KGA: Hanstein Gambit
Playing a game in a King’s Gambit tournament, I opened with 1.e4 e5 2.f4 (the mandatory moves) followed by 2. ..exf4 3.Nf3 g5 4.Bc4, hoping for g4, so I could play the Muzio Gambit. My opponent decided otherwise, and chose the solid 4. ..Bg7. Still following the spirit of the Muzio I castled short, and arrived in what seems to be called “King’s Gambit: Accepted, Hanstein Gambit”. Not knowing any theory (let alone knowing this opening had a name), I improvised my way through this game – and enjoyed.
Note that the key-move in this game is 8.Bxf7+, which is funny enough, the key-move as well in the Double Muzio Gambit. The chess.com engine considers my bishop-sacrifice as a blunder, but it would be one blunder I don’t regret. The move gave me a lot of tactical opportunities, and my opponent plenty of room for mistakes. I don’t think I would have had any chance of outplaying my (much higher rated) opponent in a positional game, but this conversion to a tactical field served me well. Here’s the game with some annotations.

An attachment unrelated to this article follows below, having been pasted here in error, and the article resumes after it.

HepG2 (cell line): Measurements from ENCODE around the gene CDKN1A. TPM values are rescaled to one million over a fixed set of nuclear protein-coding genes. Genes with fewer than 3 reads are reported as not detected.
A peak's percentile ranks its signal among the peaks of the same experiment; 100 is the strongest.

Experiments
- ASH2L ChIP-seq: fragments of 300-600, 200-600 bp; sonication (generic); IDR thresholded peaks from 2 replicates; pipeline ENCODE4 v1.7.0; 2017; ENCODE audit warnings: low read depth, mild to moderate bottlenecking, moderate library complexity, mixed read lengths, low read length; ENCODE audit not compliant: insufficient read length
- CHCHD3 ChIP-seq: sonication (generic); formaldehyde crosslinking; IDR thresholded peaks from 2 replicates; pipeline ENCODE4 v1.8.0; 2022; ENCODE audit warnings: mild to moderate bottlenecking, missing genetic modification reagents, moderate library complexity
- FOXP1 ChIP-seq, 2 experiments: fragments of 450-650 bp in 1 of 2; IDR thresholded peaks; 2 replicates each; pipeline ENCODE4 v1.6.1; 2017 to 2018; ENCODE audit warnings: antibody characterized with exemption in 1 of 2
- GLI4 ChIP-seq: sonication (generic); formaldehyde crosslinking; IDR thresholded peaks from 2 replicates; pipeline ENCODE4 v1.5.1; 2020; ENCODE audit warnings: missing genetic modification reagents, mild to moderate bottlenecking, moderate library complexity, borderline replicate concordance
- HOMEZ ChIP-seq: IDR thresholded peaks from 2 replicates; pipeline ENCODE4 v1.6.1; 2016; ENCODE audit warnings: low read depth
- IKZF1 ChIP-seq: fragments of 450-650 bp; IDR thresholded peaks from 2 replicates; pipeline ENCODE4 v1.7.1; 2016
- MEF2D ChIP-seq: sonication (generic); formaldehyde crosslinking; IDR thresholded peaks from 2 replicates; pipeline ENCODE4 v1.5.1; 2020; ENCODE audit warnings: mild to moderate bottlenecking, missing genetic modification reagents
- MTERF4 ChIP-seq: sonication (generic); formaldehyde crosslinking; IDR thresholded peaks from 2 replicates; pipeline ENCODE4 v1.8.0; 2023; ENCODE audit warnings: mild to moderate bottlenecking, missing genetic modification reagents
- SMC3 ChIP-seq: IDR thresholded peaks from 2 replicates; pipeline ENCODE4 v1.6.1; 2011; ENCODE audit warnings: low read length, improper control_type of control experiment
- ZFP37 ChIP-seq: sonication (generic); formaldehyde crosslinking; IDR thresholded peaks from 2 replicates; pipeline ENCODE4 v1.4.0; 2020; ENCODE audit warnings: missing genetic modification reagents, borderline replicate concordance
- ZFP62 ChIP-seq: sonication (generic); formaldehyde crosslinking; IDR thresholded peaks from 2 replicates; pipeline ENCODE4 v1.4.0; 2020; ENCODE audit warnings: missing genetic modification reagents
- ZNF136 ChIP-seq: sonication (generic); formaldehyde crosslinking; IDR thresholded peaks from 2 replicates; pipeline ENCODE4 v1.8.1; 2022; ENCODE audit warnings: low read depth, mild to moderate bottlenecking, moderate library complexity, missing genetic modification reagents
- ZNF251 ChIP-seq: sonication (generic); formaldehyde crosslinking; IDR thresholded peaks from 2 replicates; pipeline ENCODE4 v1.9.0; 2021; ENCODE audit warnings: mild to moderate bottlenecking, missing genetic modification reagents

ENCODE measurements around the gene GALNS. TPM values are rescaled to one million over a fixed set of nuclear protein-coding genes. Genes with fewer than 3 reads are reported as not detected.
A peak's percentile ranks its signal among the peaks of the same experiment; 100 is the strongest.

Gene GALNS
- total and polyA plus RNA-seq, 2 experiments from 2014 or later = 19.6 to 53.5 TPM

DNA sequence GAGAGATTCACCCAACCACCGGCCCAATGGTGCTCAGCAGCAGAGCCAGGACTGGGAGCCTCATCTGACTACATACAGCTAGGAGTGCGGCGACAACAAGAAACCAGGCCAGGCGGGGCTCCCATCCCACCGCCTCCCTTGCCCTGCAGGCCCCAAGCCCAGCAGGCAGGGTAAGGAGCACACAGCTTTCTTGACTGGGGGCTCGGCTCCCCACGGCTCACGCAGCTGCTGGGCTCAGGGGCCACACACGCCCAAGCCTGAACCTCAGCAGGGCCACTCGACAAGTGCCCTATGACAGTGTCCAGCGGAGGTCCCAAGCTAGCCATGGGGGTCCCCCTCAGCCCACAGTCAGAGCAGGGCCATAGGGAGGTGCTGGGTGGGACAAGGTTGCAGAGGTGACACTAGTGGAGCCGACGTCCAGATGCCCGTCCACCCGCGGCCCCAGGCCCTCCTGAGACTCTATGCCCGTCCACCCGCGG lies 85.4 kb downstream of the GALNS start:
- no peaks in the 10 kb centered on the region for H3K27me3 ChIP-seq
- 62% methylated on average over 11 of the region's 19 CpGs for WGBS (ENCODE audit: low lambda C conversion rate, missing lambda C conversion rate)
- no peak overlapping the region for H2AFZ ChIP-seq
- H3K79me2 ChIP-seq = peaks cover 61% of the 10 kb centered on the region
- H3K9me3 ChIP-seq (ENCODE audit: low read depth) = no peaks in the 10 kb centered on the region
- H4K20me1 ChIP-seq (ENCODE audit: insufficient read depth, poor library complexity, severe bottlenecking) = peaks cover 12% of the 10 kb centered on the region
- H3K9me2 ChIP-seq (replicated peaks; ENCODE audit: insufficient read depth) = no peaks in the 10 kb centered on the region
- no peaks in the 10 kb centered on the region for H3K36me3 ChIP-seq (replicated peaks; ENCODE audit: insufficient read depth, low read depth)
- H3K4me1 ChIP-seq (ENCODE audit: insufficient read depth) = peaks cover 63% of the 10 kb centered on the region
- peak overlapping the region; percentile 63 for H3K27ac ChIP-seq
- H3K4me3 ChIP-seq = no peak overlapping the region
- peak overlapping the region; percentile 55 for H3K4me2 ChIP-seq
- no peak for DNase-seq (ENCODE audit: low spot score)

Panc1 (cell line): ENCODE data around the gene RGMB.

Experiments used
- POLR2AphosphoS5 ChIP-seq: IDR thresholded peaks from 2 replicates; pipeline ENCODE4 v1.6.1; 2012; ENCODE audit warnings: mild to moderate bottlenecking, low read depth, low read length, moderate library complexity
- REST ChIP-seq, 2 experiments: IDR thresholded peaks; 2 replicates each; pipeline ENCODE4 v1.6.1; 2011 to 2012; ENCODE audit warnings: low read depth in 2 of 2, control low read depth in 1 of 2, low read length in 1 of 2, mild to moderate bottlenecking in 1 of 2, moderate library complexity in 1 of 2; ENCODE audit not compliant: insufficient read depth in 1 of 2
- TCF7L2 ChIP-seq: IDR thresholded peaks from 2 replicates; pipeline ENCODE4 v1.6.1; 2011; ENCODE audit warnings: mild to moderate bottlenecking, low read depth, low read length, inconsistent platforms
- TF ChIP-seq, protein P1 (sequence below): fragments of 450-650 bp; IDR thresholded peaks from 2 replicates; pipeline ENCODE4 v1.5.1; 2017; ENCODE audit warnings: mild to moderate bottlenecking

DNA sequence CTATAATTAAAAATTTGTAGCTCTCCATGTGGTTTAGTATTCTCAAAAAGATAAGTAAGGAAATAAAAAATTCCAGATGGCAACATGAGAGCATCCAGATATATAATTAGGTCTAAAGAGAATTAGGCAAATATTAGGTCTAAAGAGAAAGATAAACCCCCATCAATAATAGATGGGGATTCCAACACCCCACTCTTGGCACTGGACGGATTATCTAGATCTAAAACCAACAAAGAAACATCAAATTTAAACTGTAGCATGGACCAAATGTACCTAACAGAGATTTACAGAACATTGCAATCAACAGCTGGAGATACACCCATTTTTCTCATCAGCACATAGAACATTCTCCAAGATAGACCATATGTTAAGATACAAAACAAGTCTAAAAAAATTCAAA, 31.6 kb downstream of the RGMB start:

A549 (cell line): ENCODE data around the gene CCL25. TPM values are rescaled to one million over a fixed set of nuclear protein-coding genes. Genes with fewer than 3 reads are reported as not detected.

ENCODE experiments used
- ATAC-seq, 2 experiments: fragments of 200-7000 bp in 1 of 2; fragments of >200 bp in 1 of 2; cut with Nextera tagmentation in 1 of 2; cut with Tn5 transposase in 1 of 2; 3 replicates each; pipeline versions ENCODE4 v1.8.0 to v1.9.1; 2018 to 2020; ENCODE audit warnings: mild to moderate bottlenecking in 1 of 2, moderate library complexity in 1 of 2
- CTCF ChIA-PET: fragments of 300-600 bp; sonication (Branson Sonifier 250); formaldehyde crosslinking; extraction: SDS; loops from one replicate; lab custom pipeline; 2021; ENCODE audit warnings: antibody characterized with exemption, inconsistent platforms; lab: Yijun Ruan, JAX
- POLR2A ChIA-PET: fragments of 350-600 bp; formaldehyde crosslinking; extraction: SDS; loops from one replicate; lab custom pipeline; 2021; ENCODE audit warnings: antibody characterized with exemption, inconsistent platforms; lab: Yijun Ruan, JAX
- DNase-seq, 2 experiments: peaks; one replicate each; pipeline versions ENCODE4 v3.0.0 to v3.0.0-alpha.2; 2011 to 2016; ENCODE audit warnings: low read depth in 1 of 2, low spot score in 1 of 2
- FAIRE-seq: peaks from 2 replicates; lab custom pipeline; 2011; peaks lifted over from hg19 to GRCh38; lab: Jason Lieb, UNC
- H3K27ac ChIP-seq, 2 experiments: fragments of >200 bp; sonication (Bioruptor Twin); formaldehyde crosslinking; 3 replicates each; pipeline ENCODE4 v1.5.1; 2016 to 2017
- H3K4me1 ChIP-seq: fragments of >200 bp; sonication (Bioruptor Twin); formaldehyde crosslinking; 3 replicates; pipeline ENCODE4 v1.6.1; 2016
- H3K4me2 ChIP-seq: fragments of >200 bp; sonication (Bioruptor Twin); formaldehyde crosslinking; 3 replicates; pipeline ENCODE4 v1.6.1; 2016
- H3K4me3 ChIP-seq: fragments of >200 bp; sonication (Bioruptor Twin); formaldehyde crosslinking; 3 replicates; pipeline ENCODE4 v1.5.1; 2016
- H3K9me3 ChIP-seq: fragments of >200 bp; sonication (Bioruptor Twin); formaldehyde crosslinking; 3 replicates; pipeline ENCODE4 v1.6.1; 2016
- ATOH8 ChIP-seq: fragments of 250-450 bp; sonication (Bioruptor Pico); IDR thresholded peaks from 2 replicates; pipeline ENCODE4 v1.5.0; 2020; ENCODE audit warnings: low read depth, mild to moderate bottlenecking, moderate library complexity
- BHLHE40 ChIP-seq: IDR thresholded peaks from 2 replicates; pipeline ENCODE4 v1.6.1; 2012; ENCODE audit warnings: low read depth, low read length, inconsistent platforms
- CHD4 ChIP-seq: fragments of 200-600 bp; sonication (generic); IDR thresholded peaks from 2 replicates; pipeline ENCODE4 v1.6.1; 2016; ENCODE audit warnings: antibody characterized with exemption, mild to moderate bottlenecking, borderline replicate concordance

Conclusion: I can’t say a lot about the efficiency of the Hanstein Gambit, as I didn’t follow nor know the standard lines. I’d be willing to give it a second try though. But regardless of the mathematical incorrectness of my 8.Bxf7?? blunder, I would say the following: When hesitating between two moves, go for the one that challenges your opponent and is likely to lure him into making mistakes. And also go for the move that’s the most interesting and the most fun. After all we play chess because we enjoy it, so let’s keep it that way!